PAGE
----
exploring e-ffective & accessible learning design
There’s no question that higher ed is in trouble. The ominous idea of a higher education bubble about to burst continues to make headlines. And it’s no surprise, really. A student who enrolled full time last fall could expect to pay anywhere between $38,300 and $129,700 for 4 years of higher ed. And once graduated, there’s no guarantee of a solid return on investment. A Slate Magazine article from this past spring reported that, per the Economic Policy Institute, unemployment rates for college grads aged 21-24 is approximately 8.5%, while 44% of college grads aged 22-27 work jobs not requiring a college degree. Perhaps it’s no wonder then, as a NYT article reported last year that, while 70% of Americans enroll at 4-year colleges, one third never make it to graduation. Adding community colleges to the mix drops graduation rates to just above 50%.
The classroom has let us down, it seems. Costs are soaring, and the return on the investment in so many cases has been disappointing. Checking back in with Michael Horn in 2014 (remember Michael who started this whole conversation with his book), he speculates that a traditional face-to-face classroom is “built to batch students, lecture to them in the same way at the same pace…it is inherently not suited for this personalized learning world.”
Enter the mighty MOOC. Now in it’s sixth-or-so year of life, Massive Open Online Courses (MOOCs) have generated no small amount of buzz. So much so, in fact, that they are often the first–and sometimes only–thing thought of when the conversation turns to online education. With benefits like “the world’s best courses, online, for free” (Coursera’s tagline) and the goals of “accessible, affordable, engaging, and highly effective higher education to the world (Udacity’s mission) and “advancing teaching and learning through research” (edX) it’s not hard to see why. Students gravitate to this new medium in part out of curiosity, but also due to their promises of low-to-no cost, flexibility, and availability.
However, while generating a lot of attention, MOOCs haven’t quite materialized into the hero we’re looking for. Despite the impressive amounts of investment, both in terms of brain power and dollars, they’re struggling. For one, their track record of bringing students from enrollment to course completion has been, to put it mildly, abysmal. And completion–in the form of graduation–is currently the primary means in how we measure student success (whether MOOCs should be measured by this same standard is worth exploring at a future point). Another major concern with MOOCs is the lack of a sustainable business model. By offering courses for free and without major and on-going donations, there’s no way for providers to recoup their costs.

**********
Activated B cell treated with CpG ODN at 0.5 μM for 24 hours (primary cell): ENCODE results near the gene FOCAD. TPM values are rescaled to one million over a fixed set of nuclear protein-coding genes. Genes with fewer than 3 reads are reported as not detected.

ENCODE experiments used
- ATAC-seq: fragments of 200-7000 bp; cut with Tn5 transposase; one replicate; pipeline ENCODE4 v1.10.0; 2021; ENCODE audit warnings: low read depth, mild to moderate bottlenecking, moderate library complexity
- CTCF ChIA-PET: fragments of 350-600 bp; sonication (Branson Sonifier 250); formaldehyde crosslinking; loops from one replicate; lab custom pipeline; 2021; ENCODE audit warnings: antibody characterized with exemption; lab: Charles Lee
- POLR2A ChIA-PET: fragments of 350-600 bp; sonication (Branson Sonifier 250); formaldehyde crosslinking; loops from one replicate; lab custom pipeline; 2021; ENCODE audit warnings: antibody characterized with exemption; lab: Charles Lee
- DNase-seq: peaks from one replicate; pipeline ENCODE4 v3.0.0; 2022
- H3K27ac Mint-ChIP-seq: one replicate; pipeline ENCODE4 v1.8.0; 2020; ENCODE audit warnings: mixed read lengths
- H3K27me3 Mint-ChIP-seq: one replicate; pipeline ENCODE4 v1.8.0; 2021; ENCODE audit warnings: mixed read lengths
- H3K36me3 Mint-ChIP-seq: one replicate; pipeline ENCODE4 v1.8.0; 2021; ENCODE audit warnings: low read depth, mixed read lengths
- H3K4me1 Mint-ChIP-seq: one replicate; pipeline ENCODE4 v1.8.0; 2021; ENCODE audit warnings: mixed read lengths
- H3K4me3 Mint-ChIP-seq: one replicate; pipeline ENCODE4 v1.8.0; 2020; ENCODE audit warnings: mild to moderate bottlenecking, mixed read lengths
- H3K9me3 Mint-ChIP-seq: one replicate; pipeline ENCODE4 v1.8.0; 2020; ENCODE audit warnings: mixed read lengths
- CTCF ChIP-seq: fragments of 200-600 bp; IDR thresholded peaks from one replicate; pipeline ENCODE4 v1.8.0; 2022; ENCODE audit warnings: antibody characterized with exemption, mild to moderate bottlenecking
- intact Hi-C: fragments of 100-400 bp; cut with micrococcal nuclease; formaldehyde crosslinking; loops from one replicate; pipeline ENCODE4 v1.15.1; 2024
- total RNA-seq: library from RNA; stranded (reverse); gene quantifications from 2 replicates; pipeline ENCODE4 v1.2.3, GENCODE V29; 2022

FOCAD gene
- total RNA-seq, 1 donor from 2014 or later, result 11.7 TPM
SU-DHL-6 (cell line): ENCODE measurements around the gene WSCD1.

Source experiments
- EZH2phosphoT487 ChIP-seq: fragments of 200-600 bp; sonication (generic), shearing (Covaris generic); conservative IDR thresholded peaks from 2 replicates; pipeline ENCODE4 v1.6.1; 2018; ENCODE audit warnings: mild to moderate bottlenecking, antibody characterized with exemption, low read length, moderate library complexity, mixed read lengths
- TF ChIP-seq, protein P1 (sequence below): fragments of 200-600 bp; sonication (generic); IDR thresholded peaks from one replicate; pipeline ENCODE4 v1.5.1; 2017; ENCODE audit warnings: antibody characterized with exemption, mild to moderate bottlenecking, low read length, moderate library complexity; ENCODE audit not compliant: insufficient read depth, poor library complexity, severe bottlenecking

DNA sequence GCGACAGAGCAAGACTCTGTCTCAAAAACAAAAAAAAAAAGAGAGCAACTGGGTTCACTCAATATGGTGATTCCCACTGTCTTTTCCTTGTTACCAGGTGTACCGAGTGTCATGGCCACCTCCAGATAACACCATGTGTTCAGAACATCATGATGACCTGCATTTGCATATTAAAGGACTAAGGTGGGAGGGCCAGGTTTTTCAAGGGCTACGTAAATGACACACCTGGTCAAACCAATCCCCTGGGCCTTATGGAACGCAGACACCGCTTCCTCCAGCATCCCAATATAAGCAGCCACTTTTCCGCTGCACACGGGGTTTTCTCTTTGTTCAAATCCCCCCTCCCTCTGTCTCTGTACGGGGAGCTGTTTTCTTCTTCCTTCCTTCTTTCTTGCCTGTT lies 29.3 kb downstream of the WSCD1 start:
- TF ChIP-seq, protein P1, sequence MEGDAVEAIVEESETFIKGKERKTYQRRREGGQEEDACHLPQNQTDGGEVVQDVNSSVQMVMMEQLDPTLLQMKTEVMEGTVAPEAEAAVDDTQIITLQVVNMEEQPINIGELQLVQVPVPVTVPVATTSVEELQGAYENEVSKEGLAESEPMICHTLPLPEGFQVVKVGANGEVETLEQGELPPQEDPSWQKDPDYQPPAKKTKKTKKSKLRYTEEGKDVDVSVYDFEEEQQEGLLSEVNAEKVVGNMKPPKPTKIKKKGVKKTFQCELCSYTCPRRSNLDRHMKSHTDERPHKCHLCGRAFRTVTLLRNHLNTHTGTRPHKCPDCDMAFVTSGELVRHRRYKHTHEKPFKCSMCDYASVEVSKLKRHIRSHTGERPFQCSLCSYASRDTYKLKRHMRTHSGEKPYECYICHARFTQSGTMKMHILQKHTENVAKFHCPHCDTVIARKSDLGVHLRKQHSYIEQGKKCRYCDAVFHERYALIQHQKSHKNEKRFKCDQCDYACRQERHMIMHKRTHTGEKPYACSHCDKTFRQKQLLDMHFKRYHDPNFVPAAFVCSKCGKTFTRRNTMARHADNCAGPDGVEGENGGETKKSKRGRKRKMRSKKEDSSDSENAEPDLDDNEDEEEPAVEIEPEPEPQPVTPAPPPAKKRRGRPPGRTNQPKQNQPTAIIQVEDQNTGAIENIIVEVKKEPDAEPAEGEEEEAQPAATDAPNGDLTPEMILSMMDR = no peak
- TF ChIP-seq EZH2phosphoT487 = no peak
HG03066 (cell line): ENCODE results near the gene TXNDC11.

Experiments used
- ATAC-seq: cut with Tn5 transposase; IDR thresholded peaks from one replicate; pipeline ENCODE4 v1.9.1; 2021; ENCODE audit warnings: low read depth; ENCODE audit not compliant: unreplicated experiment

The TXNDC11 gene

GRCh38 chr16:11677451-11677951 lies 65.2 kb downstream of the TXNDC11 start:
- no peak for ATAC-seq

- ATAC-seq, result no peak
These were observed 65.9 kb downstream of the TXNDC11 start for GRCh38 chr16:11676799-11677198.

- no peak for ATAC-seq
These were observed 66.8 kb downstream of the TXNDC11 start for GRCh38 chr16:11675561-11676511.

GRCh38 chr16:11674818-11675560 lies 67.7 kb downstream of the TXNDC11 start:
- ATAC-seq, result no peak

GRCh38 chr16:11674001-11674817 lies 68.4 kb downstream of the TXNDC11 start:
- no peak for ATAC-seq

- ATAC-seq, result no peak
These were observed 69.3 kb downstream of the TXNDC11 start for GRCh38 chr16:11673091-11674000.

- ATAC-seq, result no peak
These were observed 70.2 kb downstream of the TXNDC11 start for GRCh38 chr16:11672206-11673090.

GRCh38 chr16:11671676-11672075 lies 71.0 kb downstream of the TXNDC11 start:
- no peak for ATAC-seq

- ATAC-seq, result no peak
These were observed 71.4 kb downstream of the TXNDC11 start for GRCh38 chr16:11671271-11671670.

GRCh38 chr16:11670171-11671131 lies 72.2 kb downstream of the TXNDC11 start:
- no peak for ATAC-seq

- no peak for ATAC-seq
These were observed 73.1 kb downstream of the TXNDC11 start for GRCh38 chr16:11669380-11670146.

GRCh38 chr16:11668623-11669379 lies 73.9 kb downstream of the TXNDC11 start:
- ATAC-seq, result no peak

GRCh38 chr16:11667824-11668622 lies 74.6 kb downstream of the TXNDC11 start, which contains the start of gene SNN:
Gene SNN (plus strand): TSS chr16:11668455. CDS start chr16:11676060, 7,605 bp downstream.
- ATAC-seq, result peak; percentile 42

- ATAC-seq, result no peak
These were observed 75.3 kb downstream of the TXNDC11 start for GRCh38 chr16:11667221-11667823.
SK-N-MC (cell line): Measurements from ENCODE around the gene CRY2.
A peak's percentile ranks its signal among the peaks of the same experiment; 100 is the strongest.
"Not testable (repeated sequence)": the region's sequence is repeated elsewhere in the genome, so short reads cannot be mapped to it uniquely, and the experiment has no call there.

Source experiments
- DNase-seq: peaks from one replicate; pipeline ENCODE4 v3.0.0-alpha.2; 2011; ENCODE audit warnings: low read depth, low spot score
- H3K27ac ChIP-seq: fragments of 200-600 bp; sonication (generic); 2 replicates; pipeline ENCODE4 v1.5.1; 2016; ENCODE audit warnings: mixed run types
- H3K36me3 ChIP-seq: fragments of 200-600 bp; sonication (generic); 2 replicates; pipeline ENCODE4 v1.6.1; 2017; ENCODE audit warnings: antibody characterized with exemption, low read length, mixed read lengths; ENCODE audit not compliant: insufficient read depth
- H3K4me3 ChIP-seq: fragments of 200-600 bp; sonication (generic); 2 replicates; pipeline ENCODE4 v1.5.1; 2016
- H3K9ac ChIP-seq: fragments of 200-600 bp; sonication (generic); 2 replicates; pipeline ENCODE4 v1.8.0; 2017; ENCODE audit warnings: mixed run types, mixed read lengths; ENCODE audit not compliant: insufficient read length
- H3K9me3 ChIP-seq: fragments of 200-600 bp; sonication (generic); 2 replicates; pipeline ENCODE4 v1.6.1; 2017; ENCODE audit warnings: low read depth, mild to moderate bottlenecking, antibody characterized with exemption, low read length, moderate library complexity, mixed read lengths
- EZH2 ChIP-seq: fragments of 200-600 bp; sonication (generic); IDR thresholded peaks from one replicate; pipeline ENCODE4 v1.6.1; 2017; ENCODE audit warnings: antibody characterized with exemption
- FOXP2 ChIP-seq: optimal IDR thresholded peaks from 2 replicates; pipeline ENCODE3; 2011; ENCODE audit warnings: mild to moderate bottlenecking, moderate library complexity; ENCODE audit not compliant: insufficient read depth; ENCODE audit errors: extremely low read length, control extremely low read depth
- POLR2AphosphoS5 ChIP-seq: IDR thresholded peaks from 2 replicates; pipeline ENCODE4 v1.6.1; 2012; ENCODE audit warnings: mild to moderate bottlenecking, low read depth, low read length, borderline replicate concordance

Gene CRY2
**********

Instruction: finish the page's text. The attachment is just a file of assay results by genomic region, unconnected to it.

So are MOOCs just a passing fad, as many critics are claiming? Hardly. While I’m not ready to hand them a cape and a mask just yet–at least in their present form–the interest and response MOOCs have received to date show that tapped into something real: the need for accessible, available, and affordable first rate education. There are kinks, yes, and some significant ones at that.
But let’s not forget, as Rena Palloff and Ketih Pratt (who’ve been writing on the topic of online learning for the past 15 years) remind us that “the field of online learning as we know it today is in its infancy” (2007, p. 232). It wasn’t until 1995 that the web, as we know it, launched to popular use. MOOCs will likely undergo many revisions and iterations before being able to meet this need in a meaningful and sustainable way, but I believe that the basic concept of them is here to stay.
Clouse, T. (2014, January 15). Discussing disruption and the future of edtech with michael horn, part 2. [Web log comment]. Retrieved September 20, 2014 from http://www.rukuku.com/blog/discussing-disruption-and-the-future-of-edtech-with-michael-horn-part-2/
College savings 101. (n.d.). In Savingforcolleges.com. Retrieved September 20, 2014 from http://www.savingforcollege.com/tutorial101/the_real_cost_of_higher_education.php
Higher education bubble. (n.d.) In Wikipedia. Retrieved October 13, 2014 from http://en.wikipedia.org/wiki/Higher_education_bubble
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Palloff, R. M., & Pratt, K. (2007). Building online learning communities: Effective strategies for the virtual classroom (2nd ed.). San Francisco, CA: Jossey-Bass.
Porter, E. (2013, June 25). Dropping out of college, and paying the price. The New York Times. Retrieved from http://www.nytimes.com/2013/06/26/business/economy/dropping-out-of-college-and-paying-the-price.html?pagewanted=all&_r=1&
Weissman, J. (2014, May 8). How bad is the job market for the college class of 2014?. Slate Magazine. Retrieved from http://www.slate.com/blogs/moneybox/2014/05/08/unemployment_and_the_class_of_2014_how_bad_is_the_job_market_for_new_college.html